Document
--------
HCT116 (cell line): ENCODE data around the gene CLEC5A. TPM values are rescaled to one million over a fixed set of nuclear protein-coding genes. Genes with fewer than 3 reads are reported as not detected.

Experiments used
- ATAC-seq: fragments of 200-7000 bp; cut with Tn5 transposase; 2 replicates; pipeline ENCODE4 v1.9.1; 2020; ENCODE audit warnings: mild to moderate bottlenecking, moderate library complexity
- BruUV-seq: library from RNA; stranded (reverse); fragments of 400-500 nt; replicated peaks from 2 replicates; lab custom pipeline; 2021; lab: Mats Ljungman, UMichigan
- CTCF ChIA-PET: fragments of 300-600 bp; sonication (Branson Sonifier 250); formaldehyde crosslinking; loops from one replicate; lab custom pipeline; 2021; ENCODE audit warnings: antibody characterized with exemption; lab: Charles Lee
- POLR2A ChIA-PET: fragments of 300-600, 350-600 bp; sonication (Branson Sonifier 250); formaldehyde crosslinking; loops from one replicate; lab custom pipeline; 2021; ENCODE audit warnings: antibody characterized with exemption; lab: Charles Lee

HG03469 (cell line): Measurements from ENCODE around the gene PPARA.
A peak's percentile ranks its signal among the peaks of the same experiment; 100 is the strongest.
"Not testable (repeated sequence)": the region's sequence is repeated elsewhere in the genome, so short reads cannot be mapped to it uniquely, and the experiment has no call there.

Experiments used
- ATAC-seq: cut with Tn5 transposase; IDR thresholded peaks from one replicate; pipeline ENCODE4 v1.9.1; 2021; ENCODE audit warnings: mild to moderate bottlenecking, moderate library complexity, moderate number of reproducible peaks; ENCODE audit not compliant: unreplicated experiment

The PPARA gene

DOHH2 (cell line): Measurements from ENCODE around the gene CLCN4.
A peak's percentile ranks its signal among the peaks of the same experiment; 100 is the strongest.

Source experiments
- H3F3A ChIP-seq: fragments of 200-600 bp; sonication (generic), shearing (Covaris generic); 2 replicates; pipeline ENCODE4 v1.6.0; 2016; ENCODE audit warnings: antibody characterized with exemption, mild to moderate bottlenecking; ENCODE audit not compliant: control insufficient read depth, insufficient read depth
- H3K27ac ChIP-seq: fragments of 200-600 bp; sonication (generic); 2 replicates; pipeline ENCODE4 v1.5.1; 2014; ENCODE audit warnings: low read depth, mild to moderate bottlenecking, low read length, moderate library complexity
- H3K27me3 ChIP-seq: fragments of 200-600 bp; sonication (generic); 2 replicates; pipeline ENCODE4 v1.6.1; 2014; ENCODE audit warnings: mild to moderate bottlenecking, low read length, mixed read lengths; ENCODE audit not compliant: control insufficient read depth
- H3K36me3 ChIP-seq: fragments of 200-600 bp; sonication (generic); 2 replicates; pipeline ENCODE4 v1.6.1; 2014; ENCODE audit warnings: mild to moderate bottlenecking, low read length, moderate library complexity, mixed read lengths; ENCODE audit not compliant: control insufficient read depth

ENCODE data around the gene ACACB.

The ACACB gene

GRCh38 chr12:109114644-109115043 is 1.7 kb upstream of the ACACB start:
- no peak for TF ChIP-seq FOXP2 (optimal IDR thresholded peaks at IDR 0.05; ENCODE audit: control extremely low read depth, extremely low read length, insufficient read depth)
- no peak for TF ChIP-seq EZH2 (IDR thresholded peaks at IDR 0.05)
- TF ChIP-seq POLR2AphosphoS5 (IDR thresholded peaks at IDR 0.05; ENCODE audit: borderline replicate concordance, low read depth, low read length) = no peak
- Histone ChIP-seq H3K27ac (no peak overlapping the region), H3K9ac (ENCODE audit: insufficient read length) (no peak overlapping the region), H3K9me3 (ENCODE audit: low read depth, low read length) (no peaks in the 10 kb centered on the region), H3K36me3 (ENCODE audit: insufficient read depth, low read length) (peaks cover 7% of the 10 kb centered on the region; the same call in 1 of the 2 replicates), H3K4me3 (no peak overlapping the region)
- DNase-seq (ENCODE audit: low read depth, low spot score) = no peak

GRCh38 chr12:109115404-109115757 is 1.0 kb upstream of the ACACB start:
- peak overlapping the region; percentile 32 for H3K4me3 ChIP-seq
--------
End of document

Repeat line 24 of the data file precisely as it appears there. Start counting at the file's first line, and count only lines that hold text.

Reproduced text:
- no peak for TF ChIP-seq EZH2 (IDR thresholded peaks at IDR 0.05)